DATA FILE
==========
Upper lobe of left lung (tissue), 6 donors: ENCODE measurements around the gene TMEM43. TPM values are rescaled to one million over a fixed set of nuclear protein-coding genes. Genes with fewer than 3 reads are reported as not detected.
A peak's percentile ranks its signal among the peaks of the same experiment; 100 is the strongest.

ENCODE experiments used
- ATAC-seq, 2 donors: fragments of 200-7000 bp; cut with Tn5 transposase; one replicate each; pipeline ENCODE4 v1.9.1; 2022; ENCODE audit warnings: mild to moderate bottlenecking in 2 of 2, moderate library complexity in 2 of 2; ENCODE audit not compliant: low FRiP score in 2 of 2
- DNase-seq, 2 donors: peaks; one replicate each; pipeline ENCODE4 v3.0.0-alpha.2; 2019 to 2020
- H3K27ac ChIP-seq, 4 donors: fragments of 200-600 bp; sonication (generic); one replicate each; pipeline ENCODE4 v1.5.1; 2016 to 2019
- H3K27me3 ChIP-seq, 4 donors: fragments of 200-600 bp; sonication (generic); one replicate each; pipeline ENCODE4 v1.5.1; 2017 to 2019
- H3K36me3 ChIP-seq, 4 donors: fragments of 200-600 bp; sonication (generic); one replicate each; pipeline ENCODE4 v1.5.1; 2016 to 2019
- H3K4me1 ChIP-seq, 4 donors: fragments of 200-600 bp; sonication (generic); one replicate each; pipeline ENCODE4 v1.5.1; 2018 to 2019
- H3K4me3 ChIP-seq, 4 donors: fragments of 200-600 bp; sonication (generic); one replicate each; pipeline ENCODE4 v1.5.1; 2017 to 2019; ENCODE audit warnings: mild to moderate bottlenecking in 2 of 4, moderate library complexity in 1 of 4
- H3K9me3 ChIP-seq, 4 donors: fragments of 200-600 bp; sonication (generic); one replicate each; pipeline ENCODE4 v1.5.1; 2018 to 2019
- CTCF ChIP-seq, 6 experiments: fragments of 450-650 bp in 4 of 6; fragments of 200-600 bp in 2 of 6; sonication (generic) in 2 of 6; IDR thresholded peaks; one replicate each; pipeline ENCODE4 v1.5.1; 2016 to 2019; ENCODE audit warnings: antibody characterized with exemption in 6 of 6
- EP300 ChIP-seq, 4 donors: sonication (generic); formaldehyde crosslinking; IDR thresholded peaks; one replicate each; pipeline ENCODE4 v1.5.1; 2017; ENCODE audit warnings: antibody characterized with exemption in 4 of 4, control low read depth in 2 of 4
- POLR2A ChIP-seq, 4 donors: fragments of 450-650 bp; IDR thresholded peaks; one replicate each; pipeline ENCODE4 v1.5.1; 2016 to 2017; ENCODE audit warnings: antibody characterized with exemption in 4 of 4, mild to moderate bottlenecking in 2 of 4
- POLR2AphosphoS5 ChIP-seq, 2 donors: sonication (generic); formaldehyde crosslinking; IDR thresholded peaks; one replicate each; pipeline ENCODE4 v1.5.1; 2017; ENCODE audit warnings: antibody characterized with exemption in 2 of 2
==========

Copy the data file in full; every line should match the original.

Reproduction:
Upper lobe of left lung (tissue), 6 donors: ENCODE measurements around the gene TMEM43. TPM values are rescaled to one million over a fixed set of nuclear protein-coding genes. Genes with fewer than 3 reads are reported as not detected.
A peak's percentile ranks its signal among the peaks of the same experiment; 100 is the strongest.

ENCODE experiments used
- ATAC-seq, 2 donors: fragments of 200-7000 bp; cut with Tn5 transposase; one replicate each; pipeline ENCODE4 v1.9.1; 2022; ENCODE audit warnings: mild to moderate bottlenecking in 2 of 2, moderate library complexity in 2 of 2; ENCODE audit not compliant: low FRiP score in 2 of 2
- DNase-seq, 2 donors: peaks; one replicate each; pipeline ENCODE4 v3.0.0-alpha.2; 2019 to 2020
- H3K27ac ChIP-seq, 4 donors: fragments of 200-600 bp; sonication (generic); one replicate each; pipeline ENCODE4 v1.5.1; 2016 to 2019
- H3K27me3 ChIP-seq, 4 donors: fragments of 200-600 bp; sonication (generic); one replicate each; pipeline ENCODE4 v1.5.1; 2017 to 2019
- H3K36me3 ChIP-seq, 4 donors: fragments of 200-600 bp; sonication (generic); one replicate each; pipeline ENCODE4 v1.5.1; 2016 to 2019
- H3K4me1 ChIP-seq, 4 donors: fragments of 200-600 bp; sonication (generic); one replicate each; pipeline ENCODE4 v1.5.1; 2018 to 2019
- H3K4me3 ChIP-seq, 4 donors: fragments of 200-600 bp; sonication (generic); one replicate each; pipeline ENCODE4 v1.5.1; 2017 to 2019; ENCODE audit warnings: mild to moderate bottlenecking in 2 of 4, moderate library complexity in 1 of 4
- H3K9me3 ChIP-seq, 4 donors: fragments of 200-600 bp; sonication (generic); one replicate each; pipeline ENCODE4 v1.5.1; 2018 to 2019
- CTCF ChIP-seq, 6 experiments: fragments of 450-650 bp in 4 of 6; fragments of 200-600 bp in 2 of 6; sonication (generic) in 2 of 6; IDR thresholded peaks; one replicate each; pipeline ENCODE4 v1.5.1; 2016 to 2019; ENCODE audit warnings: antibody characterized with exemption in 6 of 6
- EP300 ChIP-seq, 4 donors: sonication (generic); formaldehyde crosslinking; IDR thresholded peaks; one replicate each; pipeline ENCODE4 v1.5.1; 2017; ENCODE audit warnings: antibody characterized with exemption in 4 of 4, control low read depth in 2 of 4
- POLR2A ChIP-seq, 4 donors: fragments of 450-650 bp; IDR thresholded peaks; one replicate each; pipeline ENCODE4 v1.5.1; 2016 to 2017; ENCODE audit warnings: antibody characterized with exemption in 4 of 4, mild to moderate bottlenecking in 2 of 4
- POLR2AphosphoS5 ChIP-seq, 2 donors: sonication (generic); formaldehyde crosslinking; IDR thresholded peaks; one replicate each; pipeline ENCODE4 v1.5.1; 2017; ENCODE audit warnings: antibody characterized with exemption in 2 of 2